COLUMBIA -- Exploding criminal and civil caseloads, the lack of stable funding and the bar exam controversy are among topics the state's top judge says she will address Friday at the annual S.C. Bar convention in Charleston.
Supreme Court Chief Justice Jean Toal's annual state-of-the-judiciary speech is considered a preview to her annual address to the Legislature.
Toal's top priority in her proposed 2008-2009 budget is money to pay for three more circuit and three more family court judges at a total cost of about $2 million, including staff expenses. The state has 46 circuit and 52 family court judges in full-time positions.
In last year's state-of-the-judiciary speech, Toal called for the creation of the six judgeships. The House passed it, but the bill died in the Senate.
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"I'm not giving up on it," Toal told The State Wednesday. "It's such a crying need."
Circuit judges hear criminal cases involving sentences of more than 30 days and civil cases involving amounts of more than $7,500.
Nearly 4,300 civil and criminal cases per circuit judge are being filed yearly -- which is among the highest ratio of filings per judge in the United States, according to Toal's budget request.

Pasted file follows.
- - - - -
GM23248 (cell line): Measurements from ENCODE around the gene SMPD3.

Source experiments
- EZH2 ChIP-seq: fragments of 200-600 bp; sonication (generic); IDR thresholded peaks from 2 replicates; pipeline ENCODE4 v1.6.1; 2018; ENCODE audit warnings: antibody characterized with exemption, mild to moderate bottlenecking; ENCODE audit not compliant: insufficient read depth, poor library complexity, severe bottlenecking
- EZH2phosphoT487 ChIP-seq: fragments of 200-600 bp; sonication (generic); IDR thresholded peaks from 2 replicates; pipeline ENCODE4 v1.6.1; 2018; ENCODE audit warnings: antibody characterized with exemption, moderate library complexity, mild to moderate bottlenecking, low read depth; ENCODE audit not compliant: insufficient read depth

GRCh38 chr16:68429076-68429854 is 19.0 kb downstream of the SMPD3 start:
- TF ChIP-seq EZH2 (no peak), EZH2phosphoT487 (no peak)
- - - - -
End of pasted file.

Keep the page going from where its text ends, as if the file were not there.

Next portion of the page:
But getting lawmakers to spend more money on judges in a projected tighter budget year won't be easy, said Sen. Jim Ritchie, R-Spartanburg, an attorney who led a commission on family court reforms.
"We'll have to see how the revenues turn in the spring," Ritchie said.
Toal again will call for a more stable source of funding for the state's courts. She pointed out that when she became chief justice in 2000, all but 1 percent of the department's $41 million budget came from state appropriations.
Today, about 25 percent of the department's approximate $58 million in total expenditures are covered by fines, surcharges and fees, she said. Those revenues are authorized in temporary budget provisos she wants to see made permanent.
Toal said she plans Friday to address the controversy surrounding the July bar exam, though she declined to discuss specifics. The five-member Supreme Court created a storm of public reaction in November when it threw out a section of the test that determines who will become a lawyer -- allowing 20 people who had flunked the test to pass.
They included the daughters of Rep. Jim Harrison, R-Richland, chairman of the House Judiciary Committee; and longtime Circuit Judge Paul Burch of Pageland. The court in a prepared statement has denied showing favoritism.
The issue isn't on today's agenda of the S.C. Bar's legislative body -- the 185-member House of Delegates --Bar President Lanny Lambert said Wednesday.
The delegates are set to debate several issues, including a court rule dealing with the method of appointing lawyers for poor people in criminal and civil cases.